Offenders released under the tagging system are committing, or being accused of, four times as many crimes as when the scheme began, a Tory MP claims.
The tagging system was launched in 1999
Grant Shapps says one in 40 tagged offenders committed a crime when the project started in 1999, but by 2006 that had jumped to one in nine.
The new Ministry of Justice said the rise mainly reflected changes made in 2003 in the length of time of tagging.
It allows eligible prisoners to be freed 135 days early, instead of 60.
Mr Shapps, MP for Welwyn and Hatfield, obtained statistics by tabling Parliamentary Questions.
In a report, he said that on average nearly seven crimes were being committed every day by tagged offenders.
He claimed the figures showed the government was releasing unsuitable offenders early to relieve prison overcrowding.
He said: "It's now very clear that the prison population crisis has led to thousands of additional crimes by prisoners who have been selected for electronic tagging and thereby released too early from prison."
'Breaches treated seriously'
Electronic tagging, officially known as the Home Detention Curfew (HDC) scheme, was launched in 1999. Since then, more than 137,000 prisoners have been released under the initiative, which has cost a total of £342 million.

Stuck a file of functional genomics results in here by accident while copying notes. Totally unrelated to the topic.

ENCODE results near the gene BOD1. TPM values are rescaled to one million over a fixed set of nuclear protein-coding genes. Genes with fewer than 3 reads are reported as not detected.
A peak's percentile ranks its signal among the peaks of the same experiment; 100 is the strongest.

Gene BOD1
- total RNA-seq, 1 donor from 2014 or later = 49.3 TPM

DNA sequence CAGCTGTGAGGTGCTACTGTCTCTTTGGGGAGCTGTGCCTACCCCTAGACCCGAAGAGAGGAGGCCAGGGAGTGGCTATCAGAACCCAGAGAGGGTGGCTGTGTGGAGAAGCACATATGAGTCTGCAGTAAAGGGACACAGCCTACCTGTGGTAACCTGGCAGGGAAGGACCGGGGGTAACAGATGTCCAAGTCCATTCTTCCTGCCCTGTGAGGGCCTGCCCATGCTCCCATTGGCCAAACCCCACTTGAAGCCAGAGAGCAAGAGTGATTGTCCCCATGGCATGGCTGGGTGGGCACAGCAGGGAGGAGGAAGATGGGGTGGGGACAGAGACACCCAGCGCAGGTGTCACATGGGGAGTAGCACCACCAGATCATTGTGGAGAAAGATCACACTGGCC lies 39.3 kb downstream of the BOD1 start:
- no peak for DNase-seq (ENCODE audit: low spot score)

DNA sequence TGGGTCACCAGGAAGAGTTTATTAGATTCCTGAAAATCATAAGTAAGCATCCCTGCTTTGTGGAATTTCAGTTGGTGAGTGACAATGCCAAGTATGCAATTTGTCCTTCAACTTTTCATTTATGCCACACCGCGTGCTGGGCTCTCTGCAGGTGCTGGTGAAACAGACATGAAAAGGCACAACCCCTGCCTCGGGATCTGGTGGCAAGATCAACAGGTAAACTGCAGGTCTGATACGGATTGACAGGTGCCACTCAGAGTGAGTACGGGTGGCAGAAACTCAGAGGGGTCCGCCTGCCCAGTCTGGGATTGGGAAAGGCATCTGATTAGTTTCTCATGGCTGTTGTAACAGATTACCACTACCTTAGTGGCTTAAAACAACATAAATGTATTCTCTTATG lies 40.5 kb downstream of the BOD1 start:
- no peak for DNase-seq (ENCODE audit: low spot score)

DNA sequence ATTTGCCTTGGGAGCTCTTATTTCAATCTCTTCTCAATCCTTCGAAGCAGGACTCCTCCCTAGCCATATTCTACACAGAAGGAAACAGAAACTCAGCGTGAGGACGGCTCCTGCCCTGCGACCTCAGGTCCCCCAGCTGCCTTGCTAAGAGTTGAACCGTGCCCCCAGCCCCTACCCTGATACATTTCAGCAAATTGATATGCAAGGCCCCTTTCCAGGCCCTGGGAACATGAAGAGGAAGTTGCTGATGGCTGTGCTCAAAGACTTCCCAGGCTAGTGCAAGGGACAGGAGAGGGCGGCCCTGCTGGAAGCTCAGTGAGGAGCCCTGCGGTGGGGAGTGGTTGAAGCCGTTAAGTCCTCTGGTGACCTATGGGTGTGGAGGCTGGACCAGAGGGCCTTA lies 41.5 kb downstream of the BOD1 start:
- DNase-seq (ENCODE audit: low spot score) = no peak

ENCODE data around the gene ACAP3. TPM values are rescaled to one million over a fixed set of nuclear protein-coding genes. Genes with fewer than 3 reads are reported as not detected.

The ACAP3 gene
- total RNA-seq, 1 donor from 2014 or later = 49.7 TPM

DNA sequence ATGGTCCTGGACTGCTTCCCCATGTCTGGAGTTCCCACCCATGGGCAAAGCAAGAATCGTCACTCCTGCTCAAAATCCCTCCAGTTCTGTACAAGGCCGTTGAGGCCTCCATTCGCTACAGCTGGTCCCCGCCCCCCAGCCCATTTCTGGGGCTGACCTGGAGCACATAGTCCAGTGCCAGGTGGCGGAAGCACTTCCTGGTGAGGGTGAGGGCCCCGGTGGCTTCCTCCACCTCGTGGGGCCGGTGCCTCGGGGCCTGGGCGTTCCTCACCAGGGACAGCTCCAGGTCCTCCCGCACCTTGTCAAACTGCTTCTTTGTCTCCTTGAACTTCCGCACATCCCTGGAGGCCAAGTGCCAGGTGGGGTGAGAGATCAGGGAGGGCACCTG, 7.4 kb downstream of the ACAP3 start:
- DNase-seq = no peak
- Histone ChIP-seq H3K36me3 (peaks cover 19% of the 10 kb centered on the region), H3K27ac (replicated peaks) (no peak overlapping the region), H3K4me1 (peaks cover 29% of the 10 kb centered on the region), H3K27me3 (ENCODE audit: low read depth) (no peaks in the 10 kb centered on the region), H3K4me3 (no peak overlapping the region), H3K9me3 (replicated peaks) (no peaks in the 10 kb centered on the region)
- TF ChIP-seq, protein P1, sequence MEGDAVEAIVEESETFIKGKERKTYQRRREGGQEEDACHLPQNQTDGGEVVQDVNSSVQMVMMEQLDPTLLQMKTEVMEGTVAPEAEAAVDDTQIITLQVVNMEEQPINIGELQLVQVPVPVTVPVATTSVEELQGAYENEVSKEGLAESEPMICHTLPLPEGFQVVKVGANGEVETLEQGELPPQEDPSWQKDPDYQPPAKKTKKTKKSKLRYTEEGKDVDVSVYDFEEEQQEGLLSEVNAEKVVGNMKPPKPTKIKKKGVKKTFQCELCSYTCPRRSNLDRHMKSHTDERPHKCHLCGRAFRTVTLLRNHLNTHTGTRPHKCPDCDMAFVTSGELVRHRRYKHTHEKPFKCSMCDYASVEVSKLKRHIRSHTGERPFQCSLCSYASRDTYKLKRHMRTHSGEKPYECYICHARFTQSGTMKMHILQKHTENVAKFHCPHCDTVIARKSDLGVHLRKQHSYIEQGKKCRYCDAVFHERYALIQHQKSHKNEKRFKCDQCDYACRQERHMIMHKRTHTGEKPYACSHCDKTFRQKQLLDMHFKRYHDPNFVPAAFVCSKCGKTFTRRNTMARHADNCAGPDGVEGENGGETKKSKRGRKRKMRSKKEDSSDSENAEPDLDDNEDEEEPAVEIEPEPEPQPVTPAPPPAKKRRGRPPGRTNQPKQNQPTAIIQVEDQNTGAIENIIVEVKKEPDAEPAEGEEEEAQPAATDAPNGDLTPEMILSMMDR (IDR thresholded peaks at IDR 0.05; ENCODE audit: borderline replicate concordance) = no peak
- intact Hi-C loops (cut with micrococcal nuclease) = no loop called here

Under the scheme, offenders are electronically tagged upon their release from jail and told to observe a curfew.
When it was launched, eligible prisoners could be released up to 60 days before the end of the custodial part of their sentences, but this rose in 2003 to 135 days.
A Ministry of Justice spokeswoman said the re-offending rate rise was to be expected as offenders were spending a longer period of time on the scheme.
But she said breaches were treated "very seriously indeed".
"Enforcement of HDC conditions is swift and effective and in cases where we are notified of prisoners being charged of further offences, we initiate their recall immediately," she said.
"The vast majority of those curfewees whose licences are revoked by the secretary of state are quickly arrested and returned to custody."